Spring has sprung, and soon, so will weeds. When scouting lawns and athletic fields for weeds it’s important to ask yourself: “WHY is this weed here?”. The short answer is always the underlying soil conditions. When evaluating areas, different weeds tell different stories regarding what’s going on with the soil. Below is a list of common weeds you will see in your lawn in the Spring and early summer.
Clover is a rapid spreader. It thrives in soils with low pH, which is also an indicator of low fertility for turf grass. This Nitrogen fixing plant does indeed provide bioavailable nitrogen to turf grass through its ability to convert atmospheric Nitrogen (N2) into Nitrates (NO3-) and Nitrites (NO2-) and Ammonium (NH4+). However, it can be problematic for athletic fields because it compromises the integrity of the playing surface. While this pollinating plant may be just fine on a homeowner lawn, it doesn’t suit athletes playing sports. This is because it doesn’t allow for consistent ball rolling speed or areas for cleats to gain traction when changing direction.
Chickweed is a winter annual that germinates early and is one of the first weeds to grow in the Spring. Chickweed has small white flowers and fleshy, egg-shaped leaves. It can dominate thin areas of lawn by forming dense mats. In addition, chickweed does particularly well in shaded areas. This plant performs particularly well in consistently moist soil. Thus, areas with poor soil structure or are highly compacted and thin can be an opportunistic site for chickweed. Be sure to aggressively seed thin areas to get turf grass into the area as quickly as possible (visit our blog “Beat Weeds With Grass Seed” for info on Spring seed varieties).
Poa Annua is a winter annual that thrives in moist soil conditions. It is particularly noticeable in part shade conditions, but can persist throughout lawns due to its low growth habit and ability to seed prolifically. Its green coloring is vibrant and easily distinguishable from desirable turf grass species. Like most Spring weeds, it dies off as the heat of summer onsets and you’re left with large dead areas of lawn. These areas are extremely unsightly and are not optimal for visual standard or field usage. Be mindful of mowing practices – this moist grassy weed can store seeds in your mower deck and spread throughout your lawn. Therefore, do your best to bag clippings when this weed is in seed. Another critical component is overwatering with irrigation, always do deep infrequent watering and be conscious of PJC’S recommended 1-2-3-2-1 Watering Method.
Plantain is a telltale sign of compaction. This plant has strong taproots that can ‘break’ poorly structured soils and steal calcium. Turf grass roots don’t have the moxie to break compacted soils and require assistance through aeration and overseeding and gypsum to provide bioavailable calcium and improve soil structure. It tolerates a wide range of moisture conditions, making it extremely difficult to manage. This is especially relevant on athletic fields where foot traffic from athletes is so high. Plantain will start to show significant formation late Spring and early summer.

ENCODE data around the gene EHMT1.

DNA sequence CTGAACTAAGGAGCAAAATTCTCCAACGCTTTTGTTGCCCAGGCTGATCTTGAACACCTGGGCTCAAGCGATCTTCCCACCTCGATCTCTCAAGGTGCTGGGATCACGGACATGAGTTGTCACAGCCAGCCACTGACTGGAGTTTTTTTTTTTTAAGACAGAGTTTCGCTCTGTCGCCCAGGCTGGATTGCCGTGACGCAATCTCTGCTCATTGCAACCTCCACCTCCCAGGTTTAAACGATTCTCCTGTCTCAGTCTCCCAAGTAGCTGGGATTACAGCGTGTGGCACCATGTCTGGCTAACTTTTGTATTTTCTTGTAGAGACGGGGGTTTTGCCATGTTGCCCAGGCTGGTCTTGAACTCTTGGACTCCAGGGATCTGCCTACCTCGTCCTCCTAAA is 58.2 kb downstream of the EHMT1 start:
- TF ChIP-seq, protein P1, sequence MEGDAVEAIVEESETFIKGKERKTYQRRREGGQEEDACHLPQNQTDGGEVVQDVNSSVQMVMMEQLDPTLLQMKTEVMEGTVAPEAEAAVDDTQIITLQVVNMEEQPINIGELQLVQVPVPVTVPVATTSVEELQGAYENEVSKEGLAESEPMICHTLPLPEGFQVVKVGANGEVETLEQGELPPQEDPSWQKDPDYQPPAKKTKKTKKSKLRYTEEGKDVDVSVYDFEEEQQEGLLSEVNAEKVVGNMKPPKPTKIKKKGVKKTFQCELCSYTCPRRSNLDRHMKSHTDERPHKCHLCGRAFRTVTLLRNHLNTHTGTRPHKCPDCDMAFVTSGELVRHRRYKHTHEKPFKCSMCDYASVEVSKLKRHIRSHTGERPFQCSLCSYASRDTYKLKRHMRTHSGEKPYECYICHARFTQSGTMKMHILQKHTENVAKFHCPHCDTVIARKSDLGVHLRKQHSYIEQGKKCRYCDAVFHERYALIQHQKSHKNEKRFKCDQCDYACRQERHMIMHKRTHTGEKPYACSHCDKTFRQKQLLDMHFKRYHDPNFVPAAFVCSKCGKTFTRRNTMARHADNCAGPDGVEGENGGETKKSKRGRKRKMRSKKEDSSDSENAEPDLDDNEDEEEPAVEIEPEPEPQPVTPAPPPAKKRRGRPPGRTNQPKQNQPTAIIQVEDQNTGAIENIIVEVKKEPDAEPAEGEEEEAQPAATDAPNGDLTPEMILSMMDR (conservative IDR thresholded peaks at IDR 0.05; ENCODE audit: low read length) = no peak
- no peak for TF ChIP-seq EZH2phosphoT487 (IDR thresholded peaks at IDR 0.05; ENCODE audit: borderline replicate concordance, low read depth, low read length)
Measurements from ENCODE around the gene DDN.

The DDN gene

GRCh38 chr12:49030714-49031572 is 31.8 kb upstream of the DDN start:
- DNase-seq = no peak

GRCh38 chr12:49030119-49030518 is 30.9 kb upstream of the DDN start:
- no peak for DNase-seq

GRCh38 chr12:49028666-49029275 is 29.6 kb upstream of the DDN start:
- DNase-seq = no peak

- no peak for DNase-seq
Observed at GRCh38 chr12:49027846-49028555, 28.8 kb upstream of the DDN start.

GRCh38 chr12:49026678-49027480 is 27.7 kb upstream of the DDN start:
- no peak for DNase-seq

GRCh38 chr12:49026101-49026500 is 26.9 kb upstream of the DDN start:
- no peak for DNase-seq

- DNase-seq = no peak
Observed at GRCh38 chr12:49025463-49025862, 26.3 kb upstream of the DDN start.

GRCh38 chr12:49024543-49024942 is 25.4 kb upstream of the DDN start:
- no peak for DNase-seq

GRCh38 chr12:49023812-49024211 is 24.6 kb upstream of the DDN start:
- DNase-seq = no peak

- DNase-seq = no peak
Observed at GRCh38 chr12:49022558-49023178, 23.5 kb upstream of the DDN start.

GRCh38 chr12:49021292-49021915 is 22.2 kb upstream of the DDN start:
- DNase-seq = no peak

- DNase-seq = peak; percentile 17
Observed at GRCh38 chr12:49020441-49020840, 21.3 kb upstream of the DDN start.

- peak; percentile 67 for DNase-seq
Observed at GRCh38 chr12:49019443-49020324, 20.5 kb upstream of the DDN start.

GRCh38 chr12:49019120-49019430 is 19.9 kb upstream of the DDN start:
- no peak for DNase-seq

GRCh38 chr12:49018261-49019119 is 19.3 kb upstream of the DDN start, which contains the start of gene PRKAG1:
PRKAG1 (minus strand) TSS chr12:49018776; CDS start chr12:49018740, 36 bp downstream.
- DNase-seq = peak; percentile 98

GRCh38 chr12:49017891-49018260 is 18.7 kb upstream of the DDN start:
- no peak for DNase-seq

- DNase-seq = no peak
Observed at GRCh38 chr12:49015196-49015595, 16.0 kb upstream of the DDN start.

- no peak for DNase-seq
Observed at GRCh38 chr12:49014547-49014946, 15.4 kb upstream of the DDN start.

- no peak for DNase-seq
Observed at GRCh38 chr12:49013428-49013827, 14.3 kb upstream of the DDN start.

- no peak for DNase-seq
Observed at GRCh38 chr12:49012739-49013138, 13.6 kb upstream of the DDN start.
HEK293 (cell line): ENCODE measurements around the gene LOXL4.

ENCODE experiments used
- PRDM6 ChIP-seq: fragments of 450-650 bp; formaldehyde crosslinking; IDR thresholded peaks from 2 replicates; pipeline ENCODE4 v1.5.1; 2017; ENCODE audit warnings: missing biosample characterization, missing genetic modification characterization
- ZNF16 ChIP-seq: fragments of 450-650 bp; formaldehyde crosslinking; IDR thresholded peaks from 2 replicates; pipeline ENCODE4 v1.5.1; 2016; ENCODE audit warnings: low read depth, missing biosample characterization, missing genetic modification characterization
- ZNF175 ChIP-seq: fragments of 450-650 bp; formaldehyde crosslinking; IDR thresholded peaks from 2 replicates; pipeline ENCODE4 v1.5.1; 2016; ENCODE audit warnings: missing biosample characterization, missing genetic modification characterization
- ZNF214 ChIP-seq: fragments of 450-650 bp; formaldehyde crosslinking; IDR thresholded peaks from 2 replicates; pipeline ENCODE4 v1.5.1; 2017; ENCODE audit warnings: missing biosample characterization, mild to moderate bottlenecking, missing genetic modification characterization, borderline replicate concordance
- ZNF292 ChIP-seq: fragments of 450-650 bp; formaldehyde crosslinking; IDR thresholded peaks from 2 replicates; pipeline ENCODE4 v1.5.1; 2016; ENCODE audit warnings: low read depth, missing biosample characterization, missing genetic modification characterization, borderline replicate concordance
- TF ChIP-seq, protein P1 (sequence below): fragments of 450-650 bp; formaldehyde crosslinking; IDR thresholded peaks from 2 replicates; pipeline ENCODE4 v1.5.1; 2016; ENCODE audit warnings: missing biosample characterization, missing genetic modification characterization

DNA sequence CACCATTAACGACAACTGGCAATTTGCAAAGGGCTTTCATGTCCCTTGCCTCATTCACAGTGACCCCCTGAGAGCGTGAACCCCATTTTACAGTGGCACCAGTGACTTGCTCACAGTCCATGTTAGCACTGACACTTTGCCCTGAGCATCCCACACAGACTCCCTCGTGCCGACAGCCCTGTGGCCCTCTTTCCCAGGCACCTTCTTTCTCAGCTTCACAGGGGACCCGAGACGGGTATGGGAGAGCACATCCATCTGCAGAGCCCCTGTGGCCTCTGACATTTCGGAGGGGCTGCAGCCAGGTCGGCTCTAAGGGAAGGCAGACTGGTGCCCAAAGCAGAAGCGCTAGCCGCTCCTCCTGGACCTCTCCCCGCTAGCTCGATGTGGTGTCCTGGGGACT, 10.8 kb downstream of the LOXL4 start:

Dandelions are probably the most easily identifiable weed. Dandelions tolerate a wide range of soil conditions, but do especially well in compacted soils as their large taproot is able to ‘break’ soils and steal calcium. This plant first grows in early Spring and can flower all the way through the season. Similarly to plantain, dandelion is most noticeable in soils where calcium isn’t abundantly available for turf grass, which can be soils low in pH or highly compacted soils. More often than not, a lawn or field that has an abundance of dandelions will require calcitic lime to address the underlying soil issues of low calcium availability and low pH.
No matter which weeds you find when scouting in the Spring, the key is to grow more turf. Through fertility and cultural practices you can create a lush stand of turf to crowd out weeds. Start with these cultural practices this Spring:
- A high height of cut shades out prostrate growing weeds and limits weed seeds from getting to the soil surface.
- Deep watering encourages turf root growth and limits shallow, moist soils that certain weeds thrive in.
- Keeping pH in range through liming is essential for nutrient availability and soil structure.
- Turf species diversity is also critical to enhancing competition on athletic fields and lawns – in Spring Rye grass is going to be most prevalent, in early Summer – tall fescues and Kentucky blue will be most competitive. Over the heat of summer tall fescue does a great job of remaining competitive with summer, then in late summer and fall, Kentucky blue and rye will dominate again. Maintain high species diversity and keep cultural practices as your highest priority to compete against weeds.
Again, when identifying weeds, ask yourself “Why is this weed here?” and follow up with “Am I growing the best turf grass I can be?” If the answer is “No”, reach out to PJC for info about our organic turf products and Support Services.